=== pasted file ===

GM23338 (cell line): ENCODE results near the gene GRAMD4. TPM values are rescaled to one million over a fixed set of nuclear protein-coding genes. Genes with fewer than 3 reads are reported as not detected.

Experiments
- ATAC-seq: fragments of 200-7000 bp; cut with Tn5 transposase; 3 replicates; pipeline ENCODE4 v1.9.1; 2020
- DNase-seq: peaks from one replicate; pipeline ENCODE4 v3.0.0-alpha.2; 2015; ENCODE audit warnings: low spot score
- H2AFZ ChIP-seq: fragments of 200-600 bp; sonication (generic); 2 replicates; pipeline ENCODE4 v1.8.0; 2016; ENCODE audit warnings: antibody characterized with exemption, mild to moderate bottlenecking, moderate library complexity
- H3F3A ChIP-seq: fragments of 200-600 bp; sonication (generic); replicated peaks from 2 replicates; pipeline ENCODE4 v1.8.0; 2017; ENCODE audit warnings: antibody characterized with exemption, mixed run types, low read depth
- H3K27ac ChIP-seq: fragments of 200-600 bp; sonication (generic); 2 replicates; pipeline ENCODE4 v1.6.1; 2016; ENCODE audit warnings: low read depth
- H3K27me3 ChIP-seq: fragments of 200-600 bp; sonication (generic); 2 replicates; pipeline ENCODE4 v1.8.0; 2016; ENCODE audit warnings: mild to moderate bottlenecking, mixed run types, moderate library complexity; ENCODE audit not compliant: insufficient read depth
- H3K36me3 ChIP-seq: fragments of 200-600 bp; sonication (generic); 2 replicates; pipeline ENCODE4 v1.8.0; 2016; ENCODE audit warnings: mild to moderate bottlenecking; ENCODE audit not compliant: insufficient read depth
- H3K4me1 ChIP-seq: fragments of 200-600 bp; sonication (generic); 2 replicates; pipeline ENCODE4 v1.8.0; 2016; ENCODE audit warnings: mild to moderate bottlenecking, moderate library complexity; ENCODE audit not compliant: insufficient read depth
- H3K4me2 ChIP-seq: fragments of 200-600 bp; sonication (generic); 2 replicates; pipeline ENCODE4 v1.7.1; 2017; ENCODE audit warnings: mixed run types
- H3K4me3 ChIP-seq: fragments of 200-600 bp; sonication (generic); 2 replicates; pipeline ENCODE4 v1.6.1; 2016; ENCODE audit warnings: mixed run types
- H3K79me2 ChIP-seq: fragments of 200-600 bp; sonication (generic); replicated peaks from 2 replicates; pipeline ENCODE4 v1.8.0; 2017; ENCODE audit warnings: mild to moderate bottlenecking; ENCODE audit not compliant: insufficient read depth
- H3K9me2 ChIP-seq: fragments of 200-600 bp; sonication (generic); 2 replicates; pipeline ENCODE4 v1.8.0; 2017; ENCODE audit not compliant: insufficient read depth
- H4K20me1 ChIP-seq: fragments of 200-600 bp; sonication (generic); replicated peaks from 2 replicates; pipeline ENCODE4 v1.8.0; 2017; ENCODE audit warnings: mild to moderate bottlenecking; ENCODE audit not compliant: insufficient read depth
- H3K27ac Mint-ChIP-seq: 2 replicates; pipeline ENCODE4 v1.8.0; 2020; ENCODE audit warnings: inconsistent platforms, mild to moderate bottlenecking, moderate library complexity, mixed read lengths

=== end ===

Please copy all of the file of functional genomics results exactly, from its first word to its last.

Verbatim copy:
GM23338 (cell line): ENCODE results near the gene GRAMD4. TPM values are rescaled to one million over a fixed set of nuclear protein-coding genes. Genes with fewer than 3 reads are reported as not detected.

Experiments
- ATAC-seq: fragments of 200-7000 bp; cut with Tn5 transposase; 3 replicates; pipeline ENCODE4 v1.9.1; 2020
- DNase-seq: peaks from one replicate; pipeline ENCODE4 v3.0.0-alpha.2; 2015; ENCODE audit warnings: low spot score
- H2AFZ ChIP-seq: fragments of 200-600 bp; sonication (generic); 2 replicates; pipeline ENCODE4 v1.8.0; 2016; ENCODE audit warnings: antibody characterized with exemption, mild to moderate bottlenecking, moderate library complexity
- H3F3A ChIP-seq: fragments of 200-600 bp; sonication (generic); replicated peaks from 2 replicates; pipeline ENCODE4 v1.8.0; 2017; ENCODE audit warnings: antibody characterized with exemption, mixed run types, low read depth
- H3K27ac ChIP-seq: fragments of 200-600 bp; sonication (generic); 2 replicates; pipeline ENCODE4 v1.6.1; 2016; ENCODE audit warnings: low read depth
- H3K27me3 ChIP-seq: fragments of 200-600 bp; sonication (generic); 2 replicates; pipeline ENCODE4 v1.8.0; 2016; ENCODE audit warnings: mild to moderate bottlenecking, mixed run types, moderate library complexity; ENCODE audit not compliant: insufficient read depth
- H3K36me3 ChIP-seq: fragments of 200-600 bp; sonication (generic); 2 replicates; pipeline ENCODE4 v1.8.0; 2016; ENCODE audit warnings: mild to moderate bottlenecking; ENCODE audit not compliant: insufficient read depth
- H3K4me1 ChIP-seq: fragments of 200-600 bp; sonication (generic); 2 replicates; pipeline ENCODE4 v1.8.0; 2016; ENCODE audit warnings: mild to moderate bottlenecking, moderate library complexity; ENCODE audit not compliant: insufficient read depth
- H3K4me2 ChIP-seq: fragments of 200-600 bp; sonication (generic); 2 replicates; pipeline ENCODE4 v1.7.1; 2017; ENCODE audit warnings: mixed run types
- H3K4me3 ChIP-seq: fragments of 200-600 bp; sonication (generic); 2 replicates; pipeline ENCODE4 v1.6.1; 2016; ENCODE audit warnings: mixed run types
- H3K79me2 ChIP-seq: fragments of 200-600 bp; sonication (generic); replicated peaks from 2 replicates; pipeline ENCODE4 v1.8.0; 2017; ENCODE audit warnings: mild to moderate bottlenecking; ENCODE audit not compliant: insufficient read depth
- H3K9me2 ChIP-seq: fragments of 200-600 bp; sonication (generic); 2 replicates; pipeline ENCODE4 v1.8.0; 2017; ENCODE audit not compliant: insufficient read depth
- H4K20me1 ChIP-seq: fragments of 200-600 bp; sonication (generic); replicated peaks from 2 replicates; pipeline ENCODE4 v1.8.0; 2017; ENCODE audit warnings: mild to moderate bottlenecking; ENCODE audit not compliant: insufficient read depth
- H3K27ac Mint-ChIP-seq: 2 replicates; pipeline ENCODE4 v1.8.0; 2020; ENCODE audit warnings: inconsistent platforms, mild to moderate bottlenecking, moderate library complexity, mixed read lengths